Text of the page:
What Douyu and other streaming platforms tell us about China’s game market

Sam Desatoff, Tuesday, April 7th, 2020 7:51 pm

Niko Partners, the games industry analyst group that focuses primarily on Asian markets, has launched a China games streaming tracker, which collects data from the region’s most popular streaming services. Tracked platforms include Huya, Bilibili, and Douyu, the latter of which is China’s largest platform.

March is the first month for which Niko has published its findings, and it shouldn’t come as a surprise that Tencent and NetEase dominated the charts on Douyu. Mobile MOBA Honor of Kings took the top spot as the most popular game on the platform, with 469,326 hours streamed in March. It’s notable that the PUBG and League of Legends, which came in second and third place, respectively, both saw more streaming hours, but Honor of Kings was highest on Douyu’s “heat index.”

The heat index is a measure of popularity on Douyu, and the number is an aggregation of several factors, such as streaming hours watched, search terms, and more. 

“The heat index is a Douyu index, however on Douyu it is constantly changing based on minute-to-minute site info,” Niko Partners senior analyst Daniel Ahmad told GameDaily. “Niko Partners collects that data for 24 hours and then produces an average for the day, and then for the week. Douyu’s heat index is derived from an algorithm based on each game’s number of viewers, hours streamed and number of virtual gifts [and] tips.”

Honor of Kings’ 81.3 million heat index is far and away the highest for March. Honor of Kings also boasts an auto-chess component, which itself placed 20th as the most popular game on Douyu last month.

Image Credit: Niko Partners/Douyu
Image Credit: Niko Partners/Douyu

Of the top 20 games, 14 were from either Tencent or NetEase. Together, these two tech giants make up an enormous portion of the Chinese games market. For its part, NetEase generated more than $6.5 billion in revenue last year, which made it more profitable than both EA and Activision Blizzard. NetEase publishes and operates World of Warcraft for Blizzard in China; that game placed 10th on Niko Partners’ Douyu charts.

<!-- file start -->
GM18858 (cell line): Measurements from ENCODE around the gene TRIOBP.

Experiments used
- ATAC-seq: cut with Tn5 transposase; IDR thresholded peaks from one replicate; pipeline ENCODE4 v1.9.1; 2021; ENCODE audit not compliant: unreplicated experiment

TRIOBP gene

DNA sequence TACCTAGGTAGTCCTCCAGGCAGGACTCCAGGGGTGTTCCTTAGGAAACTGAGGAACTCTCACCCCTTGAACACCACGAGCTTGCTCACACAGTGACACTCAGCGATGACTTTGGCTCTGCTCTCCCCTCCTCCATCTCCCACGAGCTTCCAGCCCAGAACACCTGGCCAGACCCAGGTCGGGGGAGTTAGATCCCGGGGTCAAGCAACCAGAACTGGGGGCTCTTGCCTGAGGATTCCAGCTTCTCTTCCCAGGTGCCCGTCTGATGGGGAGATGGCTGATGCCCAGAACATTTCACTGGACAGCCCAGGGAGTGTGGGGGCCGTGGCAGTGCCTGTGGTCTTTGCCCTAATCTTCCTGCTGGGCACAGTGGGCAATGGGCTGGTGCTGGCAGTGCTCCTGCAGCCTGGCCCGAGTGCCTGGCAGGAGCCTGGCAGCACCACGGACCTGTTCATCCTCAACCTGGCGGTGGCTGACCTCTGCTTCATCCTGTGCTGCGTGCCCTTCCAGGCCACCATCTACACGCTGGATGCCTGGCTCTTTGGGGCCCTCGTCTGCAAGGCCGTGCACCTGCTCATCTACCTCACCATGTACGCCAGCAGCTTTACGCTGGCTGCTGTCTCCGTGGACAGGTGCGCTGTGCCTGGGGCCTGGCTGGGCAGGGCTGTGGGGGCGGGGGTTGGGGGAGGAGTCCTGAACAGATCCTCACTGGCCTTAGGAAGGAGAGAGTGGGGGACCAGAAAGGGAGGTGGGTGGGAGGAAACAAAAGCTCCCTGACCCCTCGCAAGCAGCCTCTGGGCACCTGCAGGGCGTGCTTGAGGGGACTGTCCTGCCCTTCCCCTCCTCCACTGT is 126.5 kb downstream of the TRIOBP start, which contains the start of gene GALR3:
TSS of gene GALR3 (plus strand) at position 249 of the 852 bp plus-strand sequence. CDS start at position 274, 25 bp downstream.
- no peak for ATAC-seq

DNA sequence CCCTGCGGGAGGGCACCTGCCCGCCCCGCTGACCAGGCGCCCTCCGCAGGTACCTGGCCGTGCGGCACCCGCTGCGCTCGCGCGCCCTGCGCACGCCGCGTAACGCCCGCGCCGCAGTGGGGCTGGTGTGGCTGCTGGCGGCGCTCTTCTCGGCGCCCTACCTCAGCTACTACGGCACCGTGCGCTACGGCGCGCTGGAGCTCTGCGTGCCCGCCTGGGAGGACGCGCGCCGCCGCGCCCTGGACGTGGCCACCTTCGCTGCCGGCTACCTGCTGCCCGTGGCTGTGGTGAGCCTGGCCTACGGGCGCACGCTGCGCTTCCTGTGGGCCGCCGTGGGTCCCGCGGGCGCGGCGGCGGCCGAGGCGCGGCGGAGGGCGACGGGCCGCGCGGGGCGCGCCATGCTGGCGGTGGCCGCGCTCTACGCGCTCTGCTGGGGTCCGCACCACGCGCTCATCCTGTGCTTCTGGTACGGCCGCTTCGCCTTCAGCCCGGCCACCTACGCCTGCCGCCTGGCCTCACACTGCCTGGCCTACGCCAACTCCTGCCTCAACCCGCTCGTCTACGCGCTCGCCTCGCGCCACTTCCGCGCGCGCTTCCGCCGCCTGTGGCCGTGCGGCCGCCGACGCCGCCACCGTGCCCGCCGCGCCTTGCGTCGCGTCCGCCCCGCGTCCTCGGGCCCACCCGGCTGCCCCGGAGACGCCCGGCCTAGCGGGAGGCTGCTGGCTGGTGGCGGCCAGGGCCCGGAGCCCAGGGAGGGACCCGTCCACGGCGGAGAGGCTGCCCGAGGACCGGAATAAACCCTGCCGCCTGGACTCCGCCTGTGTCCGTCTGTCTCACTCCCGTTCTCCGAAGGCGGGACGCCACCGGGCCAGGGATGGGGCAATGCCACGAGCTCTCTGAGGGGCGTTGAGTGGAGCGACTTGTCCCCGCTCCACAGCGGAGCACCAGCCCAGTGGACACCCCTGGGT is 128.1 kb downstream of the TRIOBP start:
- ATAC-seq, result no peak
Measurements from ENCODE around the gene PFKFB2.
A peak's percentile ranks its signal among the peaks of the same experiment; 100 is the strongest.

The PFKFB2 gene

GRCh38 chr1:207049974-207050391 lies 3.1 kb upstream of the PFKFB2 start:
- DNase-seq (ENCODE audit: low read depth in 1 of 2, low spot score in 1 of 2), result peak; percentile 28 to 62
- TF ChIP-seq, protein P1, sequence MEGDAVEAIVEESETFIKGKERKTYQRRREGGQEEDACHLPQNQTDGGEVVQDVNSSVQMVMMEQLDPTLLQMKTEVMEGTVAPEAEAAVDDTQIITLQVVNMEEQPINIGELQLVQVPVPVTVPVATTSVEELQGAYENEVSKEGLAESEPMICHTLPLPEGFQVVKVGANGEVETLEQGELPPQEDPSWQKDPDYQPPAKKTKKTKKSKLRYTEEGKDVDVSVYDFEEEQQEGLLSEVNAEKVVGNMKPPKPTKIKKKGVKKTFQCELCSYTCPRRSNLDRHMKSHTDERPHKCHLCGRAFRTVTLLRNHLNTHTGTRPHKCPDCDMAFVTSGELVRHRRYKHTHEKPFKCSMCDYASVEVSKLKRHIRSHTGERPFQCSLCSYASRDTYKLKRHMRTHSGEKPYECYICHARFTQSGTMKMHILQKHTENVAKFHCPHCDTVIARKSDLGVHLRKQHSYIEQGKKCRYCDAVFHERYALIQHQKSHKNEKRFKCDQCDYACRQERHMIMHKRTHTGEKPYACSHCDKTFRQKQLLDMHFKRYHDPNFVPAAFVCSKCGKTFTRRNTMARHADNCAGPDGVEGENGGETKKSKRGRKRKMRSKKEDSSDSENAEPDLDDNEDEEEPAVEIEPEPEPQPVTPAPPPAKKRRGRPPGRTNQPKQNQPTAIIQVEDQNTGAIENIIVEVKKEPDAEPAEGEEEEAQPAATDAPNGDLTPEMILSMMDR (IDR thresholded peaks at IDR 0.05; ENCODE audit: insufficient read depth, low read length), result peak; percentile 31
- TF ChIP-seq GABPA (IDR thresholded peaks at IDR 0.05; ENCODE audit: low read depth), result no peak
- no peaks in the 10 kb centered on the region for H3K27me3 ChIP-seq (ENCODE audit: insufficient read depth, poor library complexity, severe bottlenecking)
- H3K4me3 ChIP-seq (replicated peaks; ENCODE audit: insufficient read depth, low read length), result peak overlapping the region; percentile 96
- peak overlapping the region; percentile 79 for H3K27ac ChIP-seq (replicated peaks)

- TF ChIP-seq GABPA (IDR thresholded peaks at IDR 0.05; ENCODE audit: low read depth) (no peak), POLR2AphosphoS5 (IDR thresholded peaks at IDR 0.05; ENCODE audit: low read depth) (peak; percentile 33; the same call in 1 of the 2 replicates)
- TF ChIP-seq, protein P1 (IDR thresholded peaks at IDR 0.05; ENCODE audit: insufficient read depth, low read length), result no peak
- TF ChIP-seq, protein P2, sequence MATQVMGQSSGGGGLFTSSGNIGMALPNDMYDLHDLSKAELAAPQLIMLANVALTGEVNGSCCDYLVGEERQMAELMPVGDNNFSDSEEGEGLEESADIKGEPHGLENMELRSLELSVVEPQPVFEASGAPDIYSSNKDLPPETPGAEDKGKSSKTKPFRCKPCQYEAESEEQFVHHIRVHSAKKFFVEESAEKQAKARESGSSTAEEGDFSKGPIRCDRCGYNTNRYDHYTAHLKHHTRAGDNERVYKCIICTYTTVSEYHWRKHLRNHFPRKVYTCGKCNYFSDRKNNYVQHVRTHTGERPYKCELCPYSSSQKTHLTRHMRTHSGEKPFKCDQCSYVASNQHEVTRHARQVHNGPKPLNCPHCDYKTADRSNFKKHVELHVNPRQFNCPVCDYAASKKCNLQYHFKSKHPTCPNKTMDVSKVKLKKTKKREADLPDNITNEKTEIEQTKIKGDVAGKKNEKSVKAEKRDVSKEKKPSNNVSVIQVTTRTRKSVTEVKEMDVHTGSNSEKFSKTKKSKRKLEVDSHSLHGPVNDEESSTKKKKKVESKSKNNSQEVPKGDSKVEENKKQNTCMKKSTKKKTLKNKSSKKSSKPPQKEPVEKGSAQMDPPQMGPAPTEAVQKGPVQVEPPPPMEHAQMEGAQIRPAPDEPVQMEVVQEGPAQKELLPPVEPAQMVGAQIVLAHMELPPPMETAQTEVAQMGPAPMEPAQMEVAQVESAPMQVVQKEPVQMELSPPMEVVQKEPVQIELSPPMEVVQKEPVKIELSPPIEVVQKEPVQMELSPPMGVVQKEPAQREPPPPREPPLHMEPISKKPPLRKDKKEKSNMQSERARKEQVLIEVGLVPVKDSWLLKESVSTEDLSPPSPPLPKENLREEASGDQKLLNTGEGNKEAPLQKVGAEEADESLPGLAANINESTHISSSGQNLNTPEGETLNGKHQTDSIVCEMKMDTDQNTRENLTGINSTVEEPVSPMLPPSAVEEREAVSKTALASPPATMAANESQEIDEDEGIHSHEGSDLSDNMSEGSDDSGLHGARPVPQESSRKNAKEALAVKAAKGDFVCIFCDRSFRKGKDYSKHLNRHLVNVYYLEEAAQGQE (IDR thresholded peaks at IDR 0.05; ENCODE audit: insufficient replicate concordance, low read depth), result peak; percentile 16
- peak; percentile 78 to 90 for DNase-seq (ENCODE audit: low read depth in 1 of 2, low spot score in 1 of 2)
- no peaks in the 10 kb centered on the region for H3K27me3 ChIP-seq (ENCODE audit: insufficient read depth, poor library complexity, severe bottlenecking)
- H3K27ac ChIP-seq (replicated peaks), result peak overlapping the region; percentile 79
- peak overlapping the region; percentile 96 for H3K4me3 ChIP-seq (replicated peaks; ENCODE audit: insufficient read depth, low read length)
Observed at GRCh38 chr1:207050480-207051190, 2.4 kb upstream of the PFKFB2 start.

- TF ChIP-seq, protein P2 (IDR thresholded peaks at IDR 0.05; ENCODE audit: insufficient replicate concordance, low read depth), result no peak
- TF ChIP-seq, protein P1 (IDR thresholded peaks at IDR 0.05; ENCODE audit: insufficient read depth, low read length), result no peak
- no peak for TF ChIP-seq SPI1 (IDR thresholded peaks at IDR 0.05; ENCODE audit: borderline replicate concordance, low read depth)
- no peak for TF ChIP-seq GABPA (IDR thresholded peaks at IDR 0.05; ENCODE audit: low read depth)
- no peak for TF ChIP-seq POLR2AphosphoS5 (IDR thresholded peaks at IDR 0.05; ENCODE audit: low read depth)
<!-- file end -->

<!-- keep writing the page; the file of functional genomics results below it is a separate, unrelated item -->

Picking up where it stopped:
“NetEase has been taking a more global approach to game development and distribution, to the point where it has launched some games outside of China first,” Ahmad told GameDaily in February. “The company has a strong reputation for high quality self developed titles and has found success with games such as Knives Out and Identity V overseas.” 

One of the more notable statistics in Niko’s data is that Douyu’s charts boast a strong mobile presence. Ahmad pointed out that mobile gaming is the fastest-growing segment in China, and mobile esports is one of the key drivers. This is a far cry from what we typically see in western markets on platforms like Twitch and YouTube.

“The top games on Twitch tend to skew towards PC and console games whilst the rise of mobile esports in Asia has led to a number of mobile games topping the game live-streaming charts in China,” Ahmad explained.

Ahmad said that while western streaming platforms have only just begun to recognize the value in signing exclusivity deals with the most popular livestreamers, China has been on board for some time now.

“Whilst we have only just started to see Twitch, Facebook, Mixer and other platforms in the west acquire the rights to esports broadcasting and sign streamers to their platforms, this is something that Chinese game livestreaming platforms have been engaging in for years,” Ahmad explained. “This has led to recent consolation of the market with Panda TV closing down last year whilst Douyu, Huya and Bilibili continue to grow.”

Another trend that Ahmad noticed while gathering Douyu’s data is that there exists a fairly balanced combination of legacy games and new titles.

“Titles such as League of Legends and World of Warcraft which were released more than a decade ago being key examples,” he said. “We see this repeated in the mobile space with Honor of Kings which released in 2016. Whilst these titles have been around for years, there is still room for new titles to find success as we see with Peacekeeper Elite, CoD Warzone and others.”

The Chinese games market is the largest in the world, and it’s interesting to see how the trends differ between there and the U.S. Mobile gaming is clearly more popular in China, but the dominant presence of Tencent and NetEase is near-universal. It will be fascinating to keep an eye on Niko’s data as quarantine efforts against the coronavirus roll along in the coming months.

Sam, the Editor-in-Chief of GameDaily.biz, is a former freelance game reporter. He's been seen at IGN, PCGamesN, PCGamer, Unwinnable, and many more. When not writing about games, he is most likely taking care of his two dogs or pretending to know a lot about artisan coffee. Get in touch with Sam by emailing him at sdesatoff@rektglobal.com or follow him on Twitter.

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